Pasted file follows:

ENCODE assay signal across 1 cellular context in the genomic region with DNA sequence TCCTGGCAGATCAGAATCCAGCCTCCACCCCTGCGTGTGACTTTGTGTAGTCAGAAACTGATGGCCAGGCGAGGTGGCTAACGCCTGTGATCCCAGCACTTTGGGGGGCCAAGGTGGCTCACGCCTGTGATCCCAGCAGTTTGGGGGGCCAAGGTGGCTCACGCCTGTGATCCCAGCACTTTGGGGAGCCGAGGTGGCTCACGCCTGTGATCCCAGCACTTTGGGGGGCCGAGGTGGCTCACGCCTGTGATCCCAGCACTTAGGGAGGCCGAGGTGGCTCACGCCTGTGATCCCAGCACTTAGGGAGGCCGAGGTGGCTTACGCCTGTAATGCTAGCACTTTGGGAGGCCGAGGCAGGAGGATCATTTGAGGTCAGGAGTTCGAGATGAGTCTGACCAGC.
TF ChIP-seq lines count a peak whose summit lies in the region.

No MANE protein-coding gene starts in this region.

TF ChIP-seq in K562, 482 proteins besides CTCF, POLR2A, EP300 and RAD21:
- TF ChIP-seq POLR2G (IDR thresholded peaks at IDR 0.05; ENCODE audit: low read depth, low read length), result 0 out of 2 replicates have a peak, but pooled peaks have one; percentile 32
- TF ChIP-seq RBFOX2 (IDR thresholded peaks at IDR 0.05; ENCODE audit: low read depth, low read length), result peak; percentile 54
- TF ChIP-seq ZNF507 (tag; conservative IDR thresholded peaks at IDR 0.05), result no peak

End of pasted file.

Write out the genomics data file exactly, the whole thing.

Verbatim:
ENCODE assay signal across 1 cellular context in the genomic region with DNA sequence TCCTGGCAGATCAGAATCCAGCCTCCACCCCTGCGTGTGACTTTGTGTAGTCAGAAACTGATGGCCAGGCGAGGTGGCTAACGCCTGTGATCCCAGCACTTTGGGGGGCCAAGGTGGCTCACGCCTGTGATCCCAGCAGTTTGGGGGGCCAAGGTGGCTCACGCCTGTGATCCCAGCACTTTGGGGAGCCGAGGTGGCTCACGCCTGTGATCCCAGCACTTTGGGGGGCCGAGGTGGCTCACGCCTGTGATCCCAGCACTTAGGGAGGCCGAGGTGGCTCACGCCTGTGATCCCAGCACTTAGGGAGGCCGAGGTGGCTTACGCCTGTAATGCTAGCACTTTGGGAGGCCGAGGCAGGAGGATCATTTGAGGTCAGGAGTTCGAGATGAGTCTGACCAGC.
TF ChIP-seq lines count a peak whose summit lies in the region.

No MANE protein-coding gene starts in this region.

TF ChIP-seq in K562, 482 proteins besides CTCF, POLR2A, EP300 and RAD21:
- TF ChIP-seq POLR2G (IDR thresholded peaks at IDR 0.05; ENCODE audit: low read depth, low read length), result 0 out of 2 replicates have a peak, but pooled peaks have one; percentile 32
- TF ChIP-seq RBFOX2 (IDR thresholded peaks at IDR 0.05; ENCODE audit: low read depth, low read length), result peak; percentile 54
- TF ChIP-seq ZNF507 (tag; conservative IDR thresholded peaks at IDR 0.05), result no peak